When you travel – even short distances – you learn about a community culture and regional differences. C3 and I traveled to the southeast quadrant of Oklahoma this week-end in an area bordering Arkansas.  Here is a list of our observations:

  • The local version of their convenience store chain is referred to as Tote-A-Poke.
  • The names of the towns are pronounced much differently than they appear in writing.  For example, the small town of Poteau is French for post and is pronounced p oh – t oh
  • One of the most unusual historic sites in the region can be found in Heavener Park down in a deep ravine.  The steep rock stairs going down is an adventure even without the stone etchings at the base.   Some believe that Vikings came here more than 1,000 years ago and left a sign of their passing carved on the face of a massive boulder. The huge rock, now called the Heavener Runestone, is the centerpiece of a small park in Heavener (pronounced like heave-ner not heaven-er).  The sight is free to those traveling in the area.
  • This year is a banner year for bugs in Ouchita (pronounces Wosh-it-a) Mountains.  While we were safe and cool in the cabin, the cicadas, june bugs and other nocturnal critters were making music to beat the band.  It was so loud, that we had to turn the TV up to drown out the noise.  I told you we were cabiners not campers.
  • If you like to gamble, this is mecca.
  • Drive the Talimena National Scenic Byway along with many bikers and I don’t mean like on Tour de France.  This is serious Harley country but they share the road very nicely with ladies driving Camry’s — as we discovered as we enjoyed the beautiful vistas (not overlooks) on this 50 mile motor tour.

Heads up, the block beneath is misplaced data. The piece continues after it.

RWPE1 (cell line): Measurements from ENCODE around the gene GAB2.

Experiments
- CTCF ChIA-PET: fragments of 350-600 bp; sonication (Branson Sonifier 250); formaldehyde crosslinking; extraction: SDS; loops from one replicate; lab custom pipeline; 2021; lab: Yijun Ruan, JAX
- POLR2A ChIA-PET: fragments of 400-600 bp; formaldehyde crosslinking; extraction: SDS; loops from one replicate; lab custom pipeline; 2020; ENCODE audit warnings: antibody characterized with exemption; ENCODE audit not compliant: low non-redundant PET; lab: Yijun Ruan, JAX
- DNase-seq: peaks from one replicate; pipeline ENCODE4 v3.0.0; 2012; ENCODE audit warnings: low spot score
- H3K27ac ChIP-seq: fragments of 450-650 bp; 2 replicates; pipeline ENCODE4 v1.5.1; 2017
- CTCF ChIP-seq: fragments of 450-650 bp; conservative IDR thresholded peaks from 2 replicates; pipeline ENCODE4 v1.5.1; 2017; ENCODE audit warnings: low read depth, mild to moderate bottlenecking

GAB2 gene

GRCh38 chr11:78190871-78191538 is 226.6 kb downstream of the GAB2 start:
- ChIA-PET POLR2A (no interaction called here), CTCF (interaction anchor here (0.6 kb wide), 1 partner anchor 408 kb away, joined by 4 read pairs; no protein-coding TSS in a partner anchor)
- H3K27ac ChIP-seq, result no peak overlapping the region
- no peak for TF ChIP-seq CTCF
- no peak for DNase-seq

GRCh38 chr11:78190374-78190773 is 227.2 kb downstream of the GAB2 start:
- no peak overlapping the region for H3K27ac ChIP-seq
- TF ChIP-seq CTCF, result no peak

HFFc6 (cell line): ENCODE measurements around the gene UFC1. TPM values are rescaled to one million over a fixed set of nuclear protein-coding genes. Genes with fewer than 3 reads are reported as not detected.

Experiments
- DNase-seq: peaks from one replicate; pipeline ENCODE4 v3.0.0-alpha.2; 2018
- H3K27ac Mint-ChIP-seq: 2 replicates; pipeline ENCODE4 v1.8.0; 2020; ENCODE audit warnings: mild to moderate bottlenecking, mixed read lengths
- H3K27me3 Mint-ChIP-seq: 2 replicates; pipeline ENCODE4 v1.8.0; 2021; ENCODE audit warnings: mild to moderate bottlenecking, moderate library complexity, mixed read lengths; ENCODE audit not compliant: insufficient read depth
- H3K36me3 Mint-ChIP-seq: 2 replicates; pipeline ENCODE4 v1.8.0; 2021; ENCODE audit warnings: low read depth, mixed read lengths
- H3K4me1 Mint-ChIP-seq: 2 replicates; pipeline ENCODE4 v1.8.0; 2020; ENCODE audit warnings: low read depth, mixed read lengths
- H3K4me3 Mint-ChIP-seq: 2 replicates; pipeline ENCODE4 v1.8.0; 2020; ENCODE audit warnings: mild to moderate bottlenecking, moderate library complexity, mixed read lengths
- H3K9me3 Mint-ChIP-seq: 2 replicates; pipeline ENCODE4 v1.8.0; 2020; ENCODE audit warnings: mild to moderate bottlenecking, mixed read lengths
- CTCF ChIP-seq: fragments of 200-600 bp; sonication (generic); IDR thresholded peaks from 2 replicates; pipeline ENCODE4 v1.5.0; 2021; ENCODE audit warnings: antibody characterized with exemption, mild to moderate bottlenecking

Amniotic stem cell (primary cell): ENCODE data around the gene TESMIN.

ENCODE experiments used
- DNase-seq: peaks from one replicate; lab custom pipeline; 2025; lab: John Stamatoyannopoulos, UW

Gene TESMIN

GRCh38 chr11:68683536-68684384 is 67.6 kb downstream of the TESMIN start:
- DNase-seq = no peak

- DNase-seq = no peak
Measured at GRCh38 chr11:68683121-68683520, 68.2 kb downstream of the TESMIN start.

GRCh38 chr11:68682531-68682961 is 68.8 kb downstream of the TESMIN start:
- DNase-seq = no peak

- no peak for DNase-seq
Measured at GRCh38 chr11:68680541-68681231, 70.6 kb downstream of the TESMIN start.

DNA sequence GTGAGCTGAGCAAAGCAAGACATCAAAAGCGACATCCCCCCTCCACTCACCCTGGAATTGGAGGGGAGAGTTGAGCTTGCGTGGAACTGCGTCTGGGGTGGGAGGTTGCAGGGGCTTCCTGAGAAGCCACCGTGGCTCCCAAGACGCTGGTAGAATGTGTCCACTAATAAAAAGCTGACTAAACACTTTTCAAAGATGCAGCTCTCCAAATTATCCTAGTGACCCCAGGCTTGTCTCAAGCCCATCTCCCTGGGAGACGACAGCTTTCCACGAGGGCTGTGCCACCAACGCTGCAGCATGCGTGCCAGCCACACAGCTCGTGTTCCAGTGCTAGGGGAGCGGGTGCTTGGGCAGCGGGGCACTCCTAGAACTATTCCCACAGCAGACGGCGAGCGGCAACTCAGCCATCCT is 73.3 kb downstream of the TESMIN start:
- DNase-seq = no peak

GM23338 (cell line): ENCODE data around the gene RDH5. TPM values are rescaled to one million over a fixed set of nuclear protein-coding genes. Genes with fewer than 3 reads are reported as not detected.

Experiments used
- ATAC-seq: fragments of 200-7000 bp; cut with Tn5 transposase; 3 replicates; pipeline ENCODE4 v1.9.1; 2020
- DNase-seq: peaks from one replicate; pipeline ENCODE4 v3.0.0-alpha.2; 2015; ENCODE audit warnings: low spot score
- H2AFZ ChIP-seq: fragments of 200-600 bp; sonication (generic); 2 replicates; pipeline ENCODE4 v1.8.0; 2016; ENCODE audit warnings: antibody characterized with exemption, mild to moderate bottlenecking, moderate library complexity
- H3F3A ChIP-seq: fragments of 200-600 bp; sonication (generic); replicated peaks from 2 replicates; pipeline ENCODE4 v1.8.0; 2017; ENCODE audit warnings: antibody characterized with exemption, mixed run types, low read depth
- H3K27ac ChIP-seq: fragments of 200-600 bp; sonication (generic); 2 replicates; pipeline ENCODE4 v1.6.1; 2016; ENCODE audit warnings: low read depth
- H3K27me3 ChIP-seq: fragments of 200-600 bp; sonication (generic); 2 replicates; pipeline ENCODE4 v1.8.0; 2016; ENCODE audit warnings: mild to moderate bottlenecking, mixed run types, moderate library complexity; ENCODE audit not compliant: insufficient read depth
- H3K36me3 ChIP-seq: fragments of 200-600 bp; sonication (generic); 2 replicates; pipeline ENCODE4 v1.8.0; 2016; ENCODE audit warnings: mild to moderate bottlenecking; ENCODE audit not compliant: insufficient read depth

• There is a Dollar General or Family Dollar in nearly every small town but no Starbucks.  Fortunately, C3 and I favor Folgers anyway.
  • Everyone is friendly, waves and is willing to explain everything about their home town.  I spent quite a few moments with the friendly gift shop staff at the Runestone.  I have links and research to prove it.
  • A must stop is Treats & Treasures Old-Fashioned Soda Fountain in Talihina which features hand-stirred drinks, hand-dipped ice cream served in homemade waffle cones, banana splits, root beer floats and much more.  This 1940s soda fountain uses original soda recipes, original equipment and original booths.
  •  While Oklahoma is famous for its red dirt, in this part of the state it looks more orange to me.  Probably because there are so many OSU fans in the region that the dirt turned a new shade out of respect. If we have to root for an Oklahoma team, let’s cheer on the Cowboys.
  • In this part of the country, salad is a vehicle for Ranch Dressing and everything is better fried.  Sort of like west Texas.

Happy travels whether near or far.





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